Now what? As the Landmark lies dormant, what’s next? (The Hook)
Just like an abandoned building, workers began boarding up the side of the hotel with plywood in late March. The Landmark’s owner, Halsey Minor, and its developer, Lee Danielson, are locked in a legal battle over who is at fault in running up the cost of the hotel from an initial budget of around $31 million to as much as $50 million, according to Minor’s suit against Danielson, and with the property mired in a bank default, the unfinished, 92,000-square-foot concrete shell could remain a fixture on the Mall for months, if not years.
Bank of Floyd whistle-blower denied appeal (Roanoke Times)
The U.S. Supreme Court has ended a seven-year legal dispute between the Bank of Floyd and its former chief financial officer by declining to hear the former executive’s appeal of his firing. David Welch initially won whistle-blower protection under the Sarbanes-Oxley Act, designed to reform corporate financial reporting. Although Welch was at first victorious, the bank successfully appealed an order to reinstate Welch, which was overturned. Despite multiple appeals, he never regained whistle-blower protection that would have entitled him to return to the Bank of Floyd.
Chrysler Gets an Italian Accent ( NY Times)
Fiat quietly ended its effort to market cars in the United States a quarter-century ago when the last of its vehicles to carry the Fiat nameplate, the 1983 Brava sedan, drove off a dealer lot. This time around, the Italian automaker is hoping to make a more favorable and lasting impression on American consumers, with much-improved, fuel-efficient cars that could roll off the assembly lines of its new partner, Chrysler, in as little as 18 months.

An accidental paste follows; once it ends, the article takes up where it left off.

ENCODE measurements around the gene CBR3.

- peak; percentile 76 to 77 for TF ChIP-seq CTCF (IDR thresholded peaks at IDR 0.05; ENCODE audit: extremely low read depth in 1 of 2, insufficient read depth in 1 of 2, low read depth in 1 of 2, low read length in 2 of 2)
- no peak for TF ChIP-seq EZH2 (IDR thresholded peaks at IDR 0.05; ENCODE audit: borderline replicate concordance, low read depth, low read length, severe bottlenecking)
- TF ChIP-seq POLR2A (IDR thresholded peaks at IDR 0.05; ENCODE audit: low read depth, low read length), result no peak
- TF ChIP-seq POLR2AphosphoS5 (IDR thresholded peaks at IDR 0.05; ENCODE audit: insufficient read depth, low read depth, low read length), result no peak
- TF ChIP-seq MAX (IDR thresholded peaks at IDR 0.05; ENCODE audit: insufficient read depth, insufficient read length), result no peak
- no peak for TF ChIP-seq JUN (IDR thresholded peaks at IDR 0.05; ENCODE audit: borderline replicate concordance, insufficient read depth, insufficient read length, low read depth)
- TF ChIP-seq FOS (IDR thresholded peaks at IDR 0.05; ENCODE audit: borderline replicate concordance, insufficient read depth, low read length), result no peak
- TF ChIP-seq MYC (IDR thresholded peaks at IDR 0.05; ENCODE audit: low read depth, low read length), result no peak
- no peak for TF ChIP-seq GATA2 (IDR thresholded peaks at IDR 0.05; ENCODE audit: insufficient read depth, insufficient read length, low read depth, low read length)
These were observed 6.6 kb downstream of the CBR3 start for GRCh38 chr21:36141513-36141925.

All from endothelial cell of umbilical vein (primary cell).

The Mind of the Market (Forbes)
For believers in EMH–the efficient market hypothesis–May 4 will be a fascinating day. That’s the release date for results from the Federal Reserve’s stress tests of 19 big banks. And subscribers to the theory that the stock market quickly–and mostly accurately–reflects new information in prices, are wondering how the market will react. Many are betting the reaction is going to be bizarre.
CEO pay dives in a rough 2008 (USA Today)
First, their image sank to new lows as the Wall Street and economic collapse fanned public outrage. Then most, even those far removed from the financial sector, took a blow to their wealth, as well. That’s clear now that U.S. companies are deep into the period in which they tell shareholders how much top executives earned in 2008 — a year when most Americans got a refresher course in financial pain.
Weekend Wind-down: Autoworkers Compete for Jobs on Reality TV
On Auto Warriors two Ford plants will battle it out, building to the LIVE season finale event: one plant will close, 3,000 will get the axe! More great satire from the Onion News Network.